Eating... insects, moths, flies, roaches, naughty children etc. Often their activity is increased by rain, so on rainy evenings, they often come into dwellings, attracted by the insects which are attracted by the lights.

easy way to get rid of them, rather than playing squash, is use a large glass bottle, (clear glass is better) and place it over them, slide paper underneath, walk to your garden wall, and fling it in your neighbours direction.....


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 Post subject:
Unread postPosted: Mon Oct 02, 2006 11:35 am 
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Location: Red sand, why do I keep thinking of red sand?
Family: Sparassidae (previously Heteropodidae)

Phylum: Arthropoda,
subphylum Chelicerata,
class Arachnida,
order Araneae,
suborder Araneomorpha

Image Image
(The one found in my tent in Punda Maria. Not quite sharp unfortunately.)

In South Africa the Sparassidae include 7 genera; Eusparassus, Heteropoda, Olios, Palystes, Panaretella, Parapalystes and Pseudomicrommata. Olios, Palystes and Parapalystes are the most common genera in the Western Cape. Palystes common names include huntsman spiders, rain spiders, lizard-eating spiders and large wandering crab spiders.

This family contains very large hairy spiders with legs all turned sideways and forwards so the spiders can move sideways as well as straight ahead. The outer segments of each leg have dense scopulae which facilitate lateral movements. The typical body and leg colours are grey, brown and black, often with enough mottling to provide useful camouflage when the spiders are resting on bark surfaces. It is usual to find huntsman spiders under bark, although they will sometimes be found on the walls of man-made constructions.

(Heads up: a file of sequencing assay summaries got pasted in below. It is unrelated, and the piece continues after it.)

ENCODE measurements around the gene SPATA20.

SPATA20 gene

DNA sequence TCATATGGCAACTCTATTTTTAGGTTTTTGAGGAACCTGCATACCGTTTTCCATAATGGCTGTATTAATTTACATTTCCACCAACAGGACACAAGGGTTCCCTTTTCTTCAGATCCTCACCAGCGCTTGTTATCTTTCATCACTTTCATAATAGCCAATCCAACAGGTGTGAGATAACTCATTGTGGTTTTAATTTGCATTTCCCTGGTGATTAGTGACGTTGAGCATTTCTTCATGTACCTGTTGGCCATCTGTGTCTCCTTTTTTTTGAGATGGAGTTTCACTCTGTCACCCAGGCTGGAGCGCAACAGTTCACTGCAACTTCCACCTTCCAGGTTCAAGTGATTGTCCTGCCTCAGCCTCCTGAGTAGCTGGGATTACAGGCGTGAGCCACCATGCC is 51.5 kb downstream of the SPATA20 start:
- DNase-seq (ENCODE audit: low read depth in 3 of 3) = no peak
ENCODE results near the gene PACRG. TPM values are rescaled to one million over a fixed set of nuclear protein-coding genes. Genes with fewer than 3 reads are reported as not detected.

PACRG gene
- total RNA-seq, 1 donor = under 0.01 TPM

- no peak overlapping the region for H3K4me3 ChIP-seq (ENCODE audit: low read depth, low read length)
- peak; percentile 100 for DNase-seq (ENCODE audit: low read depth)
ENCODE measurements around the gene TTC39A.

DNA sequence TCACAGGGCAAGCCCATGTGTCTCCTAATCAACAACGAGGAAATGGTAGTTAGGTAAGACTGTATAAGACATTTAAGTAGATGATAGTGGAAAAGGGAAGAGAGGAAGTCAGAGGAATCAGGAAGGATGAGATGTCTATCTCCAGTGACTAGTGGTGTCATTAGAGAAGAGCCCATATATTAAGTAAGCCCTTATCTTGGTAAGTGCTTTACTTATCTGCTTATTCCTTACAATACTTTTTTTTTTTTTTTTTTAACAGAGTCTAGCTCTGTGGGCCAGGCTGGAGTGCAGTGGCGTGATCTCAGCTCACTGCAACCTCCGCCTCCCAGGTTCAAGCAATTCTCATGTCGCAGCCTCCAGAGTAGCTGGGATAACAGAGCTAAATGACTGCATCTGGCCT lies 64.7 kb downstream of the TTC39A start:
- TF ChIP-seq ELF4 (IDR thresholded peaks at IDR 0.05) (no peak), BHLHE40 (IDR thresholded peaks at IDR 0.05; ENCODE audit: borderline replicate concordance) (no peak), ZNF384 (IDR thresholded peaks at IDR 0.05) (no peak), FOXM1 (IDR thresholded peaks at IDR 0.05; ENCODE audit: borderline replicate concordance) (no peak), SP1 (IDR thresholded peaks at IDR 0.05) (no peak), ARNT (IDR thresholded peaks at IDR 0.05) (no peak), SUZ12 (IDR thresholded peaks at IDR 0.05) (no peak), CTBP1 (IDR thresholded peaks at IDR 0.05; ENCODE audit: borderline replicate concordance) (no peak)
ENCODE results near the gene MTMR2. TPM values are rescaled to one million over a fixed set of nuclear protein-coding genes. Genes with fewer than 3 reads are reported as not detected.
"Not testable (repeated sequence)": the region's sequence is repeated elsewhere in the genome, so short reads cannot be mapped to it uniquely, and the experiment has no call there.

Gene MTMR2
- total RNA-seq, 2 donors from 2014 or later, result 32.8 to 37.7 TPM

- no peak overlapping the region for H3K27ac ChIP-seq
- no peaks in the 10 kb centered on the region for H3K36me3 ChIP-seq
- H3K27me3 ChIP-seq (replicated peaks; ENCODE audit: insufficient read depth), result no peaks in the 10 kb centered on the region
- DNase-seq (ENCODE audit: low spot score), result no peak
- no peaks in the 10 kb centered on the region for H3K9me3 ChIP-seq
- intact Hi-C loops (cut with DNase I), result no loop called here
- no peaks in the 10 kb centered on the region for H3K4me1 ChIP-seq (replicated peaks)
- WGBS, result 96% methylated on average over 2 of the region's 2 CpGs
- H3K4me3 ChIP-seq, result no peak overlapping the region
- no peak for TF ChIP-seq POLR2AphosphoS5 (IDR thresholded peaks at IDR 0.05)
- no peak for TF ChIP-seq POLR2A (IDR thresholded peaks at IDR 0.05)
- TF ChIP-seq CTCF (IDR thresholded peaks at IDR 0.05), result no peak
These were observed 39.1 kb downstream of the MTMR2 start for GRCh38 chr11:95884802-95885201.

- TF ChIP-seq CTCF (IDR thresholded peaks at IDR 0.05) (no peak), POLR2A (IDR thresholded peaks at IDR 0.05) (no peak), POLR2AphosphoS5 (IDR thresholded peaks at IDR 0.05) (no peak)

They are very fast-moving, and they can deliver a painful bite. Please note that ALL true spiders have a certain amount of venom. Although most people are not affected by this species, some people may be allergic to the venom, or just more sensitive, making it a dangerous situation. This is one of the reasons that people should not handle this true spider. Affects of this true spiders' natural defenses may vary between people.

Palystes occurs mainly on plants where it hunts various insects but is also regularly found in the home where they are fond of hunting Geckos (usually the common Marbled gecko, Afrogecko porphyreus). Spiderlings eat flightless fruit flies, and pinhead crickets. Adults eat crickets, and other large insects.

source 1, source 2 and a very good page

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 Post subject: Food Chain Question
Unread postPosted: Fri Oct 13, 2006 10:25 am 
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Location: South Africa
Sorry, i did not know where else to post this. Can someone
please provide me with an example of a typical food chain found in the Kruger National Park?